If you're a first time visitor to the iQuantum Blog, please refer to the "Foundations of Quantum Improv" to give you an appropriate background to the philosophies and strategies discussed here. #1 What is Quantum Improv #2 More Quantum Background #3 Newton's Second Law of Motion

If you've missed one or more entries in the series:
ReV Up Your Improv Scenes
you can now easily access each and every part.

Friday, August 22, 2014

Contrasting Improv Ideologies?

PART 3.5 of the Series: ReV up Your Improv Scenes
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I'm marking this post as 3.5 because I feel the desire to slide it in at this point, although it is not the intended succession of the original flow.

I wanted to speak about a talk my wife Morgan and I had regarding improv in general and this "method" of training in particular.

Morgan and I taught an improv workshop this past weekend and later she said to me "you know, I think we have different philosophies on teaching improv." On further discussion, I might say she's right - and that's okay! Even better was the realization that I think we are both in agreement on our philosophy of the performance of improv.

Her comment stemmed from my forwarding of the very "method" or "process" I am discussing in this series. I think she prefers a more organic approach to the instruction process, where the 2 improvisers are putting their concentration on each other and the unfolding relationship between them.

I'm actually in agreement with that philosophy - especially in performance, but I did have to reflect a little in my head about the statement because she's right - I don't really teach that.

Wednesday, August 13, 2014

Revelation Revealed

PART 3 of the Series: ReV up Your Improv Scenes
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If you missed Part 1 - Click Here

Let's discuss revelation. In the Bible, revelation comes at the end. Actually, I would submit that it is a chapter of the new beginning. Genesis is what I'm talking about here. That's the Act 1 of the Bible Story. What I'm talking about is the set up of the story, the building of the story foundation. Stories told well are full of reveals, strategically crafted so the story has all the power it deserves. Most of the reveals are right there in Act 1, during the story set up.

That's what I would like to see improvisers do as they build a scene. Consider this initial portion of the scene or story as a sequence of "reveals" that will help tell the story.

Let me start with a little insider information straight from Hollywood and some simple math.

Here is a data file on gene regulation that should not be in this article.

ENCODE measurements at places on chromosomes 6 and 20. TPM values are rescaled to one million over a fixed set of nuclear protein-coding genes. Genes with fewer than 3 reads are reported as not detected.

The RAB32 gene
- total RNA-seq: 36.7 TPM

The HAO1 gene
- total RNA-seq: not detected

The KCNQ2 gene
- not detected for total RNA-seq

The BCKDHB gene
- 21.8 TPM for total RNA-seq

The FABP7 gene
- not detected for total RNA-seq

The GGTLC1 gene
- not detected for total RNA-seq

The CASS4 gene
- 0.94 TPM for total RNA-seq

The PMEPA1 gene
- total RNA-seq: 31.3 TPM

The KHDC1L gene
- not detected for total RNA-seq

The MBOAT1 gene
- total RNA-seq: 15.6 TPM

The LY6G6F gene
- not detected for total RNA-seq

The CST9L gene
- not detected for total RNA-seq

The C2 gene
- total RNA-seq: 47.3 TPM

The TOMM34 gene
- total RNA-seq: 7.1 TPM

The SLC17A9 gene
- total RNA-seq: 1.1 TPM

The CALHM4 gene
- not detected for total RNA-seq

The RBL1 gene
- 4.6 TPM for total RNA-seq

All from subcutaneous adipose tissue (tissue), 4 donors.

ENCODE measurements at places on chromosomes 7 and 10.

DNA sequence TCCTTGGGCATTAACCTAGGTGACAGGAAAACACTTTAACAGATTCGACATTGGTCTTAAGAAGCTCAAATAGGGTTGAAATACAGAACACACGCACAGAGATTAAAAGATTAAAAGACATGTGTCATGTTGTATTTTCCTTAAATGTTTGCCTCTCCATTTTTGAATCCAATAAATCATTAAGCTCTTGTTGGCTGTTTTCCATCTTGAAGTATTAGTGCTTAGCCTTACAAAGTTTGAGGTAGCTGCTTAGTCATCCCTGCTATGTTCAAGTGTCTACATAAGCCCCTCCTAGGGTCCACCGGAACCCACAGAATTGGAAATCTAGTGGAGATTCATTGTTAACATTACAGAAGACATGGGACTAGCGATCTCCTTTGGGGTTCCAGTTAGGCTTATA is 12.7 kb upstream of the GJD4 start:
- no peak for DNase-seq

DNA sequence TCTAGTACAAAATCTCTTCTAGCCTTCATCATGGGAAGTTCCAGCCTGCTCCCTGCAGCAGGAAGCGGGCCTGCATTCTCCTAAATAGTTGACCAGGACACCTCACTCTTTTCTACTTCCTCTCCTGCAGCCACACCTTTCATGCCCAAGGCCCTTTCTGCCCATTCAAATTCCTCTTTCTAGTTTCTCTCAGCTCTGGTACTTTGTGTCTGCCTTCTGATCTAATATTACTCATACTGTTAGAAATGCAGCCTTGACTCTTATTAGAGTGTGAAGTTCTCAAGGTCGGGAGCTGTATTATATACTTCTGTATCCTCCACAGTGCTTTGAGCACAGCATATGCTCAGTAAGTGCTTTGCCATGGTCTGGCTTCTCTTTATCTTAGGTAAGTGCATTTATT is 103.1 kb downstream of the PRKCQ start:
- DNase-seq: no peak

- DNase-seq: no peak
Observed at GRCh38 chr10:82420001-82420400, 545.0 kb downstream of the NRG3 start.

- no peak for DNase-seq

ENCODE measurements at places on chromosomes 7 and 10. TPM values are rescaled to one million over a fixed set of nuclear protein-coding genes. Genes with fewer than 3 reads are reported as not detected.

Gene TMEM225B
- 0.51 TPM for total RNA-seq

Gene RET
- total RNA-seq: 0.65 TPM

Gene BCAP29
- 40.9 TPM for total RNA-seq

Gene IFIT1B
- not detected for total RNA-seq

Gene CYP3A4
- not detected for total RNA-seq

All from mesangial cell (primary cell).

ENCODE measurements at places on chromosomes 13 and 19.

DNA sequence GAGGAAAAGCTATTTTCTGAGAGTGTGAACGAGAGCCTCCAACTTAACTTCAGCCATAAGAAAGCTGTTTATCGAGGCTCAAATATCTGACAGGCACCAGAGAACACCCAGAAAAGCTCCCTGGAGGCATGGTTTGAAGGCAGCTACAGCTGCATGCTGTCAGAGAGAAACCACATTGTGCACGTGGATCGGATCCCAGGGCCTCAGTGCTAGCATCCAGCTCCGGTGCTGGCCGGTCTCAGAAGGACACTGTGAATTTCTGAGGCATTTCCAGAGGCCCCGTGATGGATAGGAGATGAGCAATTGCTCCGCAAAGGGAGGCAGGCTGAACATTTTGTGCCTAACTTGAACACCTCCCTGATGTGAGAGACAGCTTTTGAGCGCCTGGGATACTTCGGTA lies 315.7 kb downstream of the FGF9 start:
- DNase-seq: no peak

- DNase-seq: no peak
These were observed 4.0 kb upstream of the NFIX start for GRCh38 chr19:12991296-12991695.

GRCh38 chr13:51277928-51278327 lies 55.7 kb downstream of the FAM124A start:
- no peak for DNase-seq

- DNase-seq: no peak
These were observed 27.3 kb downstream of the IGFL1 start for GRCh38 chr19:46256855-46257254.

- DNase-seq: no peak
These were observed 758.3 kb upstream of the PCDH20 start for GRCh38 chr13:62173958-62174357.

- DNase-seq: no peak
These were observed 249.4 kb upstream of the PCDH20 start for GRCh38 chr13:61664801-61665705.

I'm sure everyone is aware of the Hollywood "formula" for blockbuster movie making. Please keep in mind this will be a little over-simplified but will help set the tone for our purposes here.

I like the comparison and connection with the Hollywood blockbuster movie for improv because we are talking about a highly active and visual form of storytelling, especially when we are talking about action movies. If you've heard me talk about the "science" of improv and improv scene building, you've heard me refer to the start of an improv scene as two improvisers standing on a stage with nothing. It's not actually nothing, though. I restate that they stand there with nothing but potential. There is great potential for something wonderful to happen from this apparent "nothing." It just seems like nothing to the outside eye. The goal of the improvisers is to get to something actional, or kinetic. We want to convert this potential energy to kinetic energy, and thus move the scene forward. Because the audience has nothing to see, hear or experience from the stage or scene except what the improvisers offer, it is incumbent on the improvisers to provide that. In a stage play, you have the help of sets, costumes and other special effects that have all been planned and organized to help tell the story for the audience. In improv there are no such luxuries. That is one reason we must create as much action as possible, to bring the scene or story to life for the audience. That's why pantomime is so important in improv - improvisers need to create the environment for the audience as best they can to make the scenic experience as real as possible.

Thursday, August 7, 2014

RV and the 3-Act Structure

PART 2 of the Series: ReV up Your Improv Scenes
If you missed Part 1 - Click Here

A quick review of the 3-act structure for storytelling, first credited to ancient philosopher and playwright Aristotle. 

According to Aristotle, who authored “The Poetics” circa 350 B.C., all stories follow a simple three -act structure: 

 Act I, also known as the beginning, also known as the set up. 

Act II – also known as the middle, where the hero or protagonist experiences obstacles, triumphs, setbacks, ups and downs on the way to the climactic moment and ultimately to victory, and…

Act III – also known as the resolution, also known as the end.